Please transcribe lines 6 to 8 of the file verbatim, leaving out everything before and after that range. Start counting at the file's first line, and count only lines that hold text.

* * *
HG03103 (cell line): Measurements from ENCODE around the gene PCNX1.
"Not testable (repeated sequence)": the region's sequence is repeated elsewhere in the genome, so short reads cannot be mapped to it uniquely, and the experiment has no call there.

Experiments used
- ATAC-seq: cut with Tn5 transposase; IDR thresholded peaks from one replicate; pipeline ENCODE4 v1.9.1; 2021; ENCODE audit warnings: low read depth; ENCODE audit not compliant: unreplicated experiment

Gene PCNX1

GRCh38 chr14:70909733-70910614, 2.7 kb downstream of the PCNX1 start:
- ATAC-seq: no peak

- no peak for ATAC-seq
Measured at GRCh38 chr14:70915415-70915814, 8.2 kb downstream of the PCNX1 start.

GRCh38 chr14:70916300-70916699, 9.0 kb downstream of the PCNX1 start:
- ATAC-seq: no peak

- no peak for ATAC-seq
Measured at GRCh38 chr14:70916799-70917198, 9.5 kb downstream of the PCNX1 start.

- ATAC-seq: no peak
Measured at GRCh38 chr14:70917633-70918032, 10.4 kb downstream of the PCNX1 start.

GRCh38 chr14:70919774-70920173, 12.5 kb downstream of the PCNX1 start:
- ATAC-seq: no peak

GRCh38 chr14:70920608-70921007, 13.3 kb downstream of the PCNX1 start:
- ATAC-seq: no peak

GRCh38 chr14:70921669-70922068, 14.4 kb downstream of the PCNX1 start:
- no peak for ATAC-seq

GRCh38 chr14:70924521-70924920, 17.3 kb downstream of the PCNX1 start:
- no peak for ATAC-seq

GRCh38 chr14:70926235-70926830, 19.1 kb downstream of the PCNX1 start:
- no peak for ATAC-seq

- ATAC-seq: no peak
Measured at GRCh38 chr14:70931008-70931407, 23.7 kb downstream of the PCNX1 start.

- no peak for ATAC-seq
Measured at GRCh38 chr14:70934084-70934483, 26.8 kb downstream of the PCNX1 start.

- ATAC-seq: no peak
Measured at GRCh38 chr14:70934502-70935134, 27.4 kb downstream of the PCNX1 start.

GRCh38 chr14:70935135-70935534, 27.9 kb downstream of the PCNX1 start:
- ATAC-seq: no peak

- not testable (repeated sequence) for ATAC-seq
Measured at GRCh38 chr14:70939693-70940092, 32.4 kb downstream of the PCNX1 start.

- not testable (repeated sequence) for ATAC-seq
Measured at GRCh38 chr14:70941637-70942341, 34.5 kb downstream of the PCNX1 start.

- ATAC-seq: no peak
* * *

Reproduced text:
GRCh38 chr14:70909733-70910614, 2.7 kb downstream of the PCNX1 start:
- ATAC-seq: no peak

- no peak for ATAC-seq